The report blamed the national education system for failing to prepare Saudi women for competitive roles in the labor force, which resulted in largely limiting them to traditional fields such as teaching and service businesses.
As a result, Saudi women are seeking employment outside the kingdom. As many as 300 Saudi graduates having already accepted teaching positions in Bahrain, Kuwait and Qatar, the report said.
"From my perspective, some of the responsibility is on higher education for not providing a means for following up with graduates,” said Tahira Hoke, director of the Academic Assessment and Planning Center at Prince Sultan University's College for Women in Riyadh. “I believe that it is very important for all universities and colleges to have a career development center that can have a strong inter-community role in linking graduates and employers."
Hoke added that such a center ensures that graduates will be future leaders and employers themselves and expand opportunities for other Saudi women. "I always emphasize to my graduates that they should be proud of their field and not merely look for a job because they may very well be the first group of Saudi women to work in a specific specialty in the Kingdom," Hoke said.
In addition to graduate's need of community-driven educational cooperation programs, some academics have said that the high unemployment rate can also be attributed to grade point averages.
Full report at:
Procedures To Employ 11,000 Saudi Women In Administrative Posts Begins
22 June 2012
The Civil Service Ministry has begun procedures this week to employ as many as 11,000 Saudi women in administrative posts at the Ministry of Education.
This was in line with a royal decree issued by Custodian of the Two Holy Mosques King Abdullah last year to create administrative jobs for 11,000 women graduates in the educational sector, the ministry said in a statement.
The ministry will announce on Wednesday the names of women graduates who have submitted online applications for various posts. The ministry would then scrutinize the personal data of the applicants and verify their original documents and certificates on June 30, the Saudi Press Agency reported.
Those who qualify for available jobs will be short-listed for employment at administrative posts education departments throughout the Kingdom.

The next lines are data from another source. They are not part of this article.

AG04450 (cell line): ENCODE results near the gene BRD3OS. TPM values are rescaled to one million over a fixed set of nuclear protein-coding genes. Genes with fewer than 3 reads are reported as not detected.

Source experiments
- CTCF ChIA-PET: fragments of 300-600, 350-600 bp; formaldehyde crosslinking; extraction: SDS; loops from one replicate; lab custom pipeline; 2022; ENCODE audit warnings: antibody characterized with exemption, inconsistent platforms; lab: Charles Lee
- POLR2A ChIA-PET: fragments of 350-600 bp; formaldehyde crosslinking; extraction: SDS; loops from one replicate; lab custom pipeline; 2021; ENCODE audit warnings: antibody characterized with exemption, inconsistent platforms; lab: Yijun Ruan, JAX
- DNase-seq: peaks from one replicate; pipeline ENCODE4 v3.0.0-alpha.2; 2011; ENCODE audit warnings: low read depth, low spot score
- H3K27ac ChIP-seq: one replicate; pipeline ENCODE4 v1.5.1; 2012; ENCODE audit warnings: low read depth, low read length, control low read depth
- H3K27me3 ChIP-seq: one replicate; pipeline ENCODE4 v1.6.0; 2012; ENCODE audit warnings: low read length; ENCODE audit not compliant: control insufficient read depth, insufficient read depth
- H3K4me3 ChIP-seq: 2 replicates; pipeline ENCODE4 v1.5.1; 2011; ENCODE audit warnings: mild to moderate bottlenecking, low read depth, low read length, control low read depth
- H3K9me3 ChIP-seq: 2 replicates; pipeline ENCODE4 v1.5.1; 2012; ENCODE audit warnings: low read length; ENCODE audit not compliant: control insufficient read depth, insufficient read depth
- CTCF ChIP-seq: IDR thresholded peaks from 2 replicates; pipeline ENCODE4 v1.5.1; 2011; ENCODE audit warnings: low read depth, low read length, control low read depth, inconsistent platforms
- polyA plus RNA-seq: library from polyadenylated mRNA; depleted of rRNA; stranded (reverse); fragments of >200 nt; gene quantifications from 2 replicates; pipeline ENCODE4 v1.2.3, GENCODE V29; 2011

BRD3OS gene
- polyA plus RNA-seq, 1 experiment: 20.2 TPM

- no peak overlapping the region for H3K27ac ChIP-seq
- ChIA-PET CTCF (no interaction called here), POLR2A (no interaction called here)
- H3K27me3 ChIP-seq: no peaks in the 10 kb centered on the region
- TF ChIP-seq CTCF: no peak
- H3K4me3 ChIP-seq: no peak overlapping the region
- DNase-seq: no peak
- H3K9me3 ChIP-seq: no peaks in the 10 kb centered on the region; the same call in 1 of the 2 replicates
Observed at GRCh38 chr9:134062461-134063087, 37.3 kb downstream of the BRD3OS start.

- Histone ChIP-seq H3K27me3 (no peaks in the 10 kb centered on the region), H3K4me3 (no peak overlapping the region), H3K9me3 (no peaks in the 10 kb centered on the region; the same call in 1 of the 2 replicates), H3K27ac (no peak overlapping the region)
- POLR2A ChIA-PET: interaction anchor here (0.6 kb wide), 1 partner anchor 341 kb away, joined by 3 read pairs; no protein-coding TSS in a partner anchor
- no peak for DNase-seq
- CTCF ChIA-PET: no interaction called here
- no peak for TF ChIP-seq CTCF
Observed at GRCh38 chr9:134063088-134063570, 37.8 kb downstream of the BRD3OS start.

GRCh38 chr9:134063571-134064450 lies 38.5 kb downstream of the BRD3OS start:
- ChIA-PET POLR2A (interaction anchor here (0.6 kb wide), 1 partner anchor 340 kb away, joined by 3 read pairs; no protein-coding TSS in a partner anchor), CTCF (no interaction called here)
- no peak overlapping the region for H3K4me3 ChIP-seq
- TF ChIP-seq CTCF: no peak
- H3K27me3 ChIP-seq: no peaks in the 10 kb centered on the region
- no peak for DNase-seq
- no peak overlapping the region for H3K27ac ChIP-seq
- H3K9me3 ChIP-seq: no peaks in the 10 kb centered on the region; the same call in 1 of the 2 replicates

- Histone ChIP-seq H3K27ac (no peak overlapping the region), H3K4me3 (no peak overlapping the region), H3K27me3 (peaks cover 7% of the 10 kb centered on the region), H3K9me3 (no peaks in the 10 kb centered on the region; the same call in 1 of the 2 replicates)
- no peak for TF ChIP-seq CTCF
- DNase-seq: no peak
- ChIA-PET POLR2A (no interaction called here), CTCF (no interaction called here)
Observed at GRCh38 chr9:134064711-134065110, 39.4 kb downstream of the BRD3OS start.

The employees will be offered salary and allowances similar to that of the grade six public sector employees. Those young women who have completed their graduation either in education or other disciplines will be given priority in accordance with the higher number of academic points that they are given in the short-listing process, the ministry said.
The ministry is exerting all efforts to employ the maximum number of qualified young Saudi women. It has advised appointment of 28,000 women during the last two months. A total of 29,000 women have already been appointed, of which 28,000 were in the educational sector while the rest in the administrative sector, the statement added.
Emirati Woman Bags Top Award At Arab Film Studio
22 June 2012
Young Fatima Al Daheri bagged the award for overall Best Film for her short movie and a Dh50, 000 development deal for another project at the Arab Film Studio 2012.
The Emirati filmmaker secured the top award for her film Something Called Fear at the inaugural Arab Film Studio (AFS) competition sponsored and organised by Image Nation Abu Dhabi and twofour54 Tadreeb.
“I am really thrilled that my final film was selected for the Best Film Award here tonight. The AFS programme has been an amazing learning opportunity, and it is great to see all my hard work pay off with this award. I look forward to working with Image Nation on my development deal, and am excited to get started,” an excited Al Daheri said after receiving the award.
The film Something Called Fear was selected from the five AFS 2012 finalists to receive the overall grand prize of ‘Best Film’, winning a Dh50,000 development deal for Al Daheri with Image Nation. The other four finalists also received awards in various competition categories, including screenplay, cinematography, editing, costume, music and sound design.
Foreign Minister Shaikh Abdullah bin Zayed Al Nahyan and Shaikh Nahyan bin Mubarak Al Nahyan, Minister of Higher Education and Scientific Research, attended the award ceremony held at Yas Viceroy Hotel on Yas Island on Wednesday night.
Full report at: